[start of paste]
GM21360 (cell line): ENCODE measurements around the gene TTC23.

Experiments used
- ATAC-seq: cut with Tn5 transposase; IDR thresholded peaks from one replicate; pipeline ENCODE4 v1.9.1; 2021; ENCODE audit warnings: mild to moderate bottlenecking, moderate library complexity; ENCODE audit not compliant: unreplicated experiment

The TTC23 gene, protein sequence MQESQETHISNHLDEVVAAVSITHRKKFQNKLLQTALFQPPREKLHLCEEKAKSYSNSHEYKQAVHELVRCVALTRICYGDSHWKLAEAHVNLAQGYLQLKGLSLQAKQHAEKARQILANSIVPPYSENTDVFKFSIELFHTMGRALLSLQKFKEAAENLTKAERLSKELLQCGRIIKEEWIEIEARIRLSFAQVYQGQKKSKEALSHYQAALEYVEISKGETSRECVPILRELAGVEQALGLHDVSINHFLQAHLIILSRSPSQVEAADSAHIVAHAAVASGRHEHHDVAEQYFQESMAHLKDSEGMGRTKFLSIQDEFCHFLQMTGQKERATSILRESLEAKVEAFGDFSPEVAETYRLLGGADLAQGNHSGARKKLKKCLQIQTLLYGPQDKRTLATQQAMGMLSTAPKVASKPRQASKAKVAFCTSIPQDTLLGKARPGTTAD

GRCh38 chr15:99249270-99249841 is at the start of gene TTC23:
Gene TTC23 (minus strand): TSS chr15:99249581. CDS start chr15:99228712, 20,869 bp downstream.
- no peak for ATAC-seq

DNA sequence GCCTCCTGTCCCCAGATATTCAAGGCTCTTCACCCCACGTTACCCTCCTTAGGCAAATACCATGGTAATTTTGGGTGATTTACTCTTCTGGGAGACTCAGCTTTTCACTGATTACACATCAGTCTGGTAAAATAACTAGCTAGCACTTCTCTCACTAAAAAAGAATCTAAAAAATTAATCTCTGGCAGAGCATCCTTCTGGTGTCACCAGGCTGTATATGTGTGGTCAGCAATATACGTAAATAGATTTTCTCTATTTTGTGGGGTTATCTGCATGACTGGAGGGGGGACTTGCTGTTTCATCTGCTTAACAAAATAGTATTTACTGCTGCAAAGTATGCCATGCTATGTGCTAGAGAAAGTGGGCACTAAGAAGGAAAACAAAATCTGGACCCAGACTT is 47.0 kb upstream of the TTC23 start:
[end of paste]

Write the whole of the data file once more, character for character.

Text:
GM21360 (cell line): ENCODE measurements around the gene TTC23.

Experiments used
- ATAC-seq: cut with Tn5 transposase; IDR thresholded peaks from one replicate; pipeline ENCODE4 v1.9.1; 2021; ENCODE audit warnings: mild to moderate bottlenecking, moderate library complexity; ENCODE audit not compliant: unreplicated experiment

The TTC23 gene, protein sequence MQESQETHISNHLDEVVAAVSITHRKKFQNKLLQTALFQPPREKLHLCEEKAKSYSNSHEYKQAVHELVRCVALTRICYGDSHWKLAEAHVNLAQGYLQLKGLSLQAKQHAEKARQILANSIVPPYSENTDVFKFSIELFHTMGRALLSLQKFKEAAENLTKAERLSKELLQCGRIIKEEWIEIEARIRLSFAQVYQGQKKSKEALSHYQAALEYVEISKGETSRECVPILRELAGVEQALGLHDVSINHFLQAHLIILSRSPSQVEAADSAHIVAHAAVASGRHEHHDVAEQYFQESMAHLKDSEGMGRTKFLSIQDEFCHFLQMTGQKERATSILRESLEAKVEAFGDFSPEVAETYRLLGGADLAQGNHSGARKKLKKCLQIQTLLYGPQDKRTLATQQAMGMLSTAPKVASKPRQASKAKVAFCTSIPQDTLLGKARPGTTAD

GRCh38 chr15:99249270-99249841 is at the start of gene TTC23:
Gene TTC23 (minus strand): TSS chr15:99249581. CDS start chr15:99228712, 20,869 bp downstream.
- no peak for ATAC-seq

DNA sequence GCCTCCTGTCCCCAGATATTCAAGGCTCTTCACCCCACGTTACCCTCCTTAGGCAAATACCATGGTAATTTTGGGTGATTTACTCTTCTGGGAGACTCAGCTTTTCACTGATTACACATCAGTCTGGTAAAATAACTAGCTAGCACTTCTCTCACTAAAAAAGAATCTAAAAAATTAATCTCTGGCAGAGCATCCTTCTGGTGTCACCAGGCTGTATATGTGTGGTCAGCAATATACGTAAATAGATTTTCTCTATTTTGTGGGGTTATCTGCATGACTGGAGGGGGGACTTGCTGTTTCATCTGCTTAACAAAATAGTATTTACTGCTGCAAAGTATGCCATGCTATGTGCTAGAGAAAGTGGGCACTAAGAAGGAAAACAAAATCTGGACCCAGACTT is 47.0 kb upstream of the TTC23 start: